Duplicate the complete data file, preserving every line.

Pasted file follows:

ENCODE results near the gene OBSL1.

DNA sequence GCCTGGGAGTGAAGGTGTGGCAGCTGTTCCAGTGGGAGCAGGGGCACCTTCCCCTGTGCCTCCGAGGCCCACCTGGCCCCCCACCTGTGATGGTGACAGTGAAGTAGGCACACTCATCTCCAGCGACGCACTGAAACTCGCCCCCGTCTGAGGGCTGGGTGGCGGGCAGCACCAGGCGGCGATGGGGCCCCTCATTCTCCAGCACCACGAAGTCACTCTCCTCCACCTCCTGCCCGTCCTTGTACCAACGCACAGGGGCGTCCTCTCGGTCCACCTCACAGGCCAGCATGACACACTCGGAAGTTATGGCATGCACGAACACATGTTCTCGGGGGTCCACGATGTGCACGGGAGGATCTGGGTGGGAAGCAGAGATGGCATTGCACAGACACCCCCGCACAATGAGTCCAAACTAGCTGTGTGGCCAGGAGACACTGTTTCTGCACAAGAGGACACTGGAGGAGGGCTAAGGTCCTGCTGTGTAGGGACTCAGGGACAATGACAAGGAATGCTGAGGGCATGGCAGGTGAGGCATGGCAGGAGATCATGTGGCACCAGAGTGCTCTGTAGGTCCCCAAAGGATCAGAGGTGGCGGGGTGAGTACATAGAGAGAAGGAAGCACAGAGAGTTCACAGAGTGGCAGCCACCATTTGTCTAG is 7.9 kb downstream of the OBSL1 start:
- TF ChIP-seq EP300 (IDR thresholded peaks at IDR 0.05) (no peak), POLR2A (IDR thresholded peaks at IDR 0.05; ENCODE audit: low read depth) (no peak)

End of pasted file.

ENCODE results near the gene OBSL1.

DNA sequence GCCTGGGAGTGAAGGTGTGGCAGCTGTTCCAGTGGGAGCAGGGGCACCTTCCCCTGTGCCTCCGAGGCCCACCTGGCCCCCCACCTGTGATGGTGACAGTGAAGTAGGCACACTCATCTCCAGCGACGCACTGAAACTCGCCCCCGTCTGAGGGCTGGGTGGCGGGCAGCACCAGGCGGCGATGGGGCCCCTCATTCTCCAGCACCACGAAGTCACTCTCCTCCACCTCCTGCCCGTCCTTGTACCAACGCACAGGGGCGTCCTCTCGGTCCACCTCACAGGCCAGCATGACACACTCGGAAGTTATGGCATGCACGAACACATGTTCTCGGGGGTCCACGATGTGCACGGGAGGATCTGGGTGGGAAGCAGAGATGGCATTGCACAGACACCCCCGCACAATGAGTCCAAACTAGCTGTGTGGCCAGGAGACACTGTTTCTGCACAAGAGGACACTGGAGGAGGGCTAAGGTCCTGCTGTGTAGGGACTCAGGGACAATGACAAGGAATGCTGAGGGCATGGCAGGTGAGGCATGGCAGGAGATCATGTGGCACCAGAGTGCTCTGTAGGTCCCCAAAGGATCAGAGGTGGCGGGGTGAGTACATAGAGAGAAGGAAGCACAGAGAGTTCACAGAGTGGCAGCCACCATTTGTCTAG is 7.9 kb downstream of the OBSL1 start:
- TF ChIP-seq EP300 (IDR thresholded peaks at IDR 0.05) (no peak), POLR2A (IDR thresholded peaks at IDR 0.05; ENCODE audit: low read depth) (no peak)